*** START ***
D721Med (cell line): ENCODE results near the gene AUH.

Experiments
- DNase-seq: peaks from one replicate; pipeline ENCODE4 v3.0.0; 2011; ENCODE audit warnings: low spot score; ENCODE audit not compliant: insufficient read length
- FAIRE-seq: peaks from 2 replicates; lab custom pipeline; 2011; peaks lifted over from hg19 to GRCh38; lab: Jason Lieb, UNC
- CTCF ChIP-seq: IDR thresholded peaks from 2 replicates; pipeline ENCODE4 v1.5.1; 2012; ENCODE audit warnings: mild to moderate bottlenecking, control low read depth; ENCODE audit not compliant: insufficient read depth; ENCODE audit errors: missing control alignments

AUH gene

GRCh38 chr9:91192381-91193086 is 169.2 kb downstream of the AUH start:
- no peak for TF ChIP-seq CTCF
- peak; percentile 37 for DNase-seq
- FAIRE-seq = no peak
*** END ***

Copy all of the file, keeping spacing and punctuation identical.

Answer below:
D721Med (cell line): ENCODE results near the gene AUH.

Experiments
- DNase-seq: peaks from one replicate; pipeline ENCODE4 v3.0.0; 2011; ENCODE audit warnings: low spot score; ENCODE audit not compliant: insufficient read length
- FAIRE-seq: peaks from 2 replicates; lab custom pipeline; 2011; peaks lifted over from hg19 to GRCh38; lab: Jason Lieb, UNC
- CTCF ChIP-seq: IDR thresholded peaks from 2 replicates; pipeline ENCODE4 v1.5.1; 2012; ENCODE audit warnings: mild to moderate bottlenecking, control low read depth; ENCODE audit not compliant: insufficient read depth; ENCODE audit errors: missing control alignments

AUH gene

GRCh38 chr9:91192381-91193086 is 169.2 kb downstream of the AUH start:
- no peak for TF ChIP-seq CTCF
- peak; percentile 37 for DNase-seq
- FAIRE-seq = no peak